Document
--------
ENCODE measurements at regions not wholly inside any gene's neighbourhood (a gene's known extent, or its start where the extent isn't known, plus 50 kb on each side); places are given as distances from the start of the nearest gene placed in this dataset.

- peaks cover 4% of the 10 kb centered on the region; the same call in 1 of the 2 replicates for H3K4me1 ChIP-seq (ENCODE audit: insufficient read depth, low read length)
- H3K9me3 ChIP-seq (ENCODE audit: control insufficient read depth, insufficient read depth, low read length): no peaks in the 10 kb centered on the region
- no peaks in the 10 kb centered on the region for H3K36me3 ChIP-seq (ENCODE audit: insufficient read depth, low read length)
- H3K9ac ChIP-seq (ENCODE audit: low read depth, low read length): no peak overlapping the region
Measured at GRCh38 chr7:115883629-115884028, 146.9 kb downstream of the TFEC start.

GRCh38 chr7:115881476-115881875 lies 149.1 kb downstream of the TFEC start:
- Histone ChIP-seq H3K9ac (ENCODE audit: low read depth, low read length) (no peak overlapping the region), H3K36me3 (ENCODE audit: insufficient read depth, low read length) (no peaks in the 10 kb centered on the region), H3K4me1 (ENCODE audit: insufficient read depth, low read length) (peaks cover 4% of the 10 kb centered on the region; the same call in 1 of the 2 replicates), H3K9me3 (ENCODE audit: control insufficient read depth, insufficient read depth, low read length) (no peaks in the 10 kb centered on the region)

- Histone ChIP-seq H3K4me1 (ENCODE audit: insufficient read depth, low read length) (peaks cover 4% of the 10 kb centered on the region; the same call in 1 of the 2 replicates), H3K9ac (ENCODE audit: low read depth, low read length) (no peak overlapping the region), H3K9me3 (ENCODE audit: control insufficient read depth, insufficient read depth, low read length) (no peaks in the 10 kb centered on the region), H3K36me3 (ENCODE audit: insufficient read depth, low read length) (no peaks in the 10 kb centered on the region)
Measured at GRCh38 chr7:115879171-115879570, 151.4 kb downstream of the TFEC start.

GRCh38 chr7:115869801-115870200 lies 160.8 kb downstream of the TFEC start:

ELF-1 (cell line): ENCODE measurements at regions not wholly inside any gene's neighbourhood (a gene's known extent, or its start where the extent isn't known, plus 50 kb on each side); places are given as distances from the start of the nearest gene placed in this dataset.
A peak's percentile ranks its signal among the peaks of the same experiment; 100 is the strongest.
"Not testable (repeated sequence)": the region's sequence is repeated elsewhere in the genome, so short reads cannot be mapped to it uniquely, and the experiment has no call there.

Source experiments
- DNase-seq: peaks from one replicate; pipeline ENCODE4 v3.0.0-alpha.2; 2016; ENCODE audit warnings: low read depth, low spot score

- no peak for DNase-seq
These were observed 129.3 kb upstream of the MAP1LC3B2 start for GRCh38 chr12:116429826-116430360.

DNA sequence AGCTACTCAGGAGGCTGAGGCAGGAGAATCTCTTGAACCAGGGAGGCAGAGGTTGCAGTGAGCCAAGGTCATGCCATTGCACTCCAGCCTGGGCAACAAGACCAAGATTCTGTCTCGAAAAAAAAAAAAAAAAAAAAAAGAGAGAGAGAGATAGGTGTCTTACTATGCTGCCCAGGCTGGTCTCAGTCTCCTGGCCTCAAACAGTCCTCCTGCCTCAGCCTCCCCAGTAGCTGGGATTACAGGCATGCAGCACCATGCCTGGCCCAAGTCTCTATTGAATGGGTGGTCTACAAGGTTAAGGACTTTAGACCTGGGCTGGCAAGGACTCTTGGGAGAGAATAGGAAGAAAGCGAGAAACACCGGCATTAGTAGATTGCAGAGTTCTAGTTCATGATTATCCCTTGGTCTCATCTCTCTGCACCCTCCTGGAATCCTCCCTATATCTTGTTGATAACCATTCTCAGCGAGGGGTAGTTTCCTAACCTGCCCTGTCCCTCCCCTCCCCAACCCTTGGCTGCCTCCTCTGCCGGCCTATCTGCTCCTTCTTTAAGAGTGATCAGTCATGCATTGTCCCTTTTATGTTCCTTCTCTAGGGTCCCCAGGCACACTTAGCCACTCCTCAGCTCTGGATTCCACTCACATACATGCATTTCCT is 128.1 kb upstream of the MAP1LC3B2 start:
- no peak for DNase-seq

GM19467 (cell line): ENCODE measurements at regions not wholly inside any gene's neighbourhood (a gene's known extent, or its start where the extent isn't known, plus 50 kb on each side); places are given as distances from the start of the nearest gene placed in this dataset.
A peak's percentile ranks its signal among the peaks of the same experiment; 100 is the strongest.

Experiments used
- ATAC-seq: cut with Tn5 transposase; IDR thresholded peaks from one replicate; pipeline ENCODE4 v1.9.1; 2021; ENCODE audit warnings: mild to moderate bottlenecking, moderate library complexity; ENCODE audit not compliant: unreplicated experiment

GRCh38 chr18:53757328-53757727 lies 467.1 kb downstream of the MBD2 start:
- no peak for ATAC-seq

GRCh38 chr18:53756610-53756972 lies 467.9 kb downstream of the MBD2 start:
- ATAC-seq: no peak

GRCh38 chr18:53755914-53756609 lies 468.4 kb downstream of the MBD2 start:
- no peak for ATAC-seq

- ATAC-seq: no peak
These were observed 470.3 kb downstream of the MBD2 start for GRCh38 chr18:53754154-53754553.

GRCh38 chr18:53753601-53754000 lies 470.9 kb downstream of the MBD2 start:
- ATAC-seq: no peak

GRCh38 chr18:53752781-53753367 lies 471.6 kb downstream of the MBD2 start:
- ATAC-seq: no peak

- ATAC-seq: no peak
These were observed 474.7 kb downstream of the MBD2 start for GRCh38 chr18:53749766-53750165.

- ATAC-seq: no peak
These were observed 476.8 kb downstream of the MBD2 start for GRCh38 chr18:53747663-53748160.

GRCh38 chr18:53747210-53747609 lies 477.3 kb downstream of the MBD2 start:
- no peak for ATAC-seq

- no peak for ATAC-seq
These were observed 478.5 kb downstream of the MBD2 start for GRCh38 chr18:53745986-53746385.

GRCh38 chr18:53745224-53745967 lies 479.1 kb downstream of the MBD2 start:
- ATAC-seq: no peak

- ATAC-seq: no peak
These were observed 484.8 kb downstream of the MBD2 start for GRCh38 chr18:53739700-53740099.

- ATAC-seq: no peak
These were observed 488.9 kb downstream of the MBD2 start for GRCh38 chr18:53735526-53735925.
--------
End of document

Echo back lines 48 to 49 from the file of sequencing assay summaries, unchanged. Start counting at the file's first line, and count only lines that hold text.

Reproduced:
These were observed 484.8 kb downstream of the MBD2 start for GRCh38 chr18:53739700-53740099.

- ATAC-seq: no peak